In addition to its other health benefits, you might be able to lower your blood pressure a bit by following a vegetarian diet. That news follows an analysis of 39 studies by Japanese researchers looking at blood pressure measurements of vegetarians v. meat eaters. Overall, blood pressure among the vegetarians was “significantly lower” than that of those who eat meat. Investigators reported that the difference between people on vegetarian and non-vegetarian diets averaged five to seven millimeters of mercury - usually rendered as mm/Hg - for systolic blood pressure (the top number) and two to five mm/Hg for the diastolic (bottom) number. The researchers concluded that even these modest drops in blood pressure could reduce the risk of heart attack by nine percent and the risk of stroke by 14 percent if sustained over time. The Japanese study team noted that no differences were seen between the various sub-types of vegetarian diets – whether vegan or diets that allowed dairy products and eggs or even those that also allow fish. The study didn’t identify specific foods or nutrients in the diets that could be responsible for the lower blood pressure seen, but noted that vegetarian diets in general tend to be lower in sodium and higher in potassium and plant proteins.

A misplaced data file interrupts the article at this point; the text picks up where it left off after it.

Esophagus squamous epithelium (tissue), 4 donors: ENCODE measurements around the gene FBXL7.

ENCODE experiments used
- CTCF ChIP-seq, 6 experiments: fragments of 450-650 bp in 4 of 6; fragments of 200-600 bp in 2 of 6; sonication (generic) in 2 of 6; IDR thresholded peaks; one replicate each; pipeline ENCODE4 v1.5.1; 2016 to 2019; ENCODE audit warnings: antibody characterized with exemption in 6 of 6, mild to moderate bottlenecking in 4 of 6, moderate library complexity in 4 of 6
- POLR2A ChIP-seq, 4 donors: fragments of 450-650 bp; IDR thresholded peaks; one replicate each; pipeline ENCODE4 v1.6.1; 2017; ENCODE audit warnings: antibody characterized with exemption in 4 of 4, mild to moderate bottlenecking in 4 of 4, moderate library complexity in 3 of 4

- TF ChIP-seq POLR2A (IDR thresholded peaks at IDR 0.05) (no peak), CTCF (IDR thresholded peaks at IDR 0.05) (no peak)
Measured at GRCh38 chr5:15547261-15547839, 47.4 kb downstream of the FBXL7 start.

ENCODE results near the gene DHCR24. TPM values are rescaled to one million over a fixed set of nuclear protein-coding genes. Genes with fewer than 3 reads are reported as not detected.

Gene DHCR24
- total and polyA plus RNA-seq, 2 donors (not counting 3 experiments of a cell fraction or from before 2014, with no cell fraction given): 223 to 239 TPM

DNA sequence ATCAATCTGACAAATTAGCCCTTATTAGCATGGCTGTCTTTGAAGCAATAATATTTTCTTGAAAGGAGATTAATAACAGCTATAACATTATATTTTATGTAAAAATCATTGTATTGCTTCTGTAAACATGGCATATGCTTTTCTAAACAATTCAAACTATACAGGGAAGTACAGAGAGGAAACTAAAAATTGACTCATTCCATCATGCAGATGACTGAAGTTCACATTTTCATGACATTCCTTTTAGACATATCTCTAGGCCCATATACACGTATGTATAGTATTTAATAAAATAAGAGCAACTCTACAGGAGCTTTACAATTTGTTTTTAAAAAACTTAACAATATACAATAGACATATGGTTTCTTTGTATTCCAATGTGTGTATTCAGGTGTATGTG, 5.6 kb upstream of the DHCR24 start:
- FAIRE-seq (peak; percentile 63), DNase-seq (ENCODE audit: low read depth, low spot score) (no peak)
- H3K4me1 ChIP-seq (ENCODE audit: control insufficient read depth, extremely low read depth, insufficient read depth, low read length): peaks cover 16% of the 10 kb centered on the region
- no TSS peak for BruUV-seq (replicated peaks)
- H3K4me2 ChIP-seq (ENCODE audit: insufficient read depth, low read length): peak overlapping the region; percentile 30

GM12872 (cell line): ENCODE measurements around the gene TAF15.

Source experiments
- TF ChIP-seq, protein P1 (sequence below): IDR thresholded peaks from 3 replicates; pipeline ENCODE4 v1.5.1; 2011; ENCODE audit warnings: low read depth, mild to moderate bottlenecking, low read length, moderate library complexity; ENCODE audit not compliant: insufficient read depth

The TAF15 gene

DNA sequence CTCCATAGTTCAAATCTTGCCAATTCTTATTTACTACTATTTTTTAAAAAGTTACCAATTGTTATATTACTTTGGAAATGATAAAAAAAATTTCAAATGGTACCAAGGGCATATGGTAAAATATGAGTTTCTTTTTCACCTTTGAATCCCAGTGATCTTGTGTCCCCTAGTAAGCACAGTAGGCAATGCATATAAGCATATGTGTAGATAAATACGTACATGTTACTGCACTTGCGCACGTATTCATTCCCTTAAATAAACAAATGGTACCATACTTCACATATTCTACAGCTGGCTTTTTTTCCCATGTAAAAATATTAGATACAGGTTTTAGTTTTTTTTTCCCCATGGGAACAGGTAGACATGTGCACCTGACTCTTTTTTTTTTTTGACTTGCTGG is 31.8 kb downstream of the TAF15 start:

My take? I’m not surprised that this review found that a vegetarian diet seems to help reduce high blood pressure. The DASH diet, which I recommend for people with hypertension, is heavy on vegetables and fruit and very light on meat. To help keep blood pressure in the normal range I suggest eating eight to 10 servings of vegetables and fruit per day, and limiting animal protein. For those who are salt sensitive or have a family history of hypertension, cutting salt consumption to about one teaspoon a day may help control your blood pressure. Incorporating garlic in your diet may be beneficial as well, since it has a modest effect on blood pressure, potentially helping to relax blood vessels. I also suggest consuming four to five servings of nuts, seeds and dry beans per week (the equivalent to two tablespoons of nuts or seeds, or 1/2 cup cooked dried beans). Include at least three servings of fish a week, emphasizing cold-water fish such as wild Alaskan salmon and sardines, which are rich in omega-3 fatty acids. Consider fish-oil supplements if you cannot get enough omega-3-rich foods. I also suggest taking calcium and magnesium since inadequate intake of both has been associated with high blood pressure. Women should get between 1,000 and 1,200 mg of calcium a day from all sources, while men need no more than 500-600 mg daily from all sources and probably do not need to supplement. In addition, take vitamin C, which has been shown to lower blood pressure in people with mild to moderate hypertension.
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Yoko Yokoyama et al, “Vegetarian Diets and Blood Pressure: A Meta-analysis,” JAMA Internal Medicine, doi:10.1001/jamainternmed.2013.14547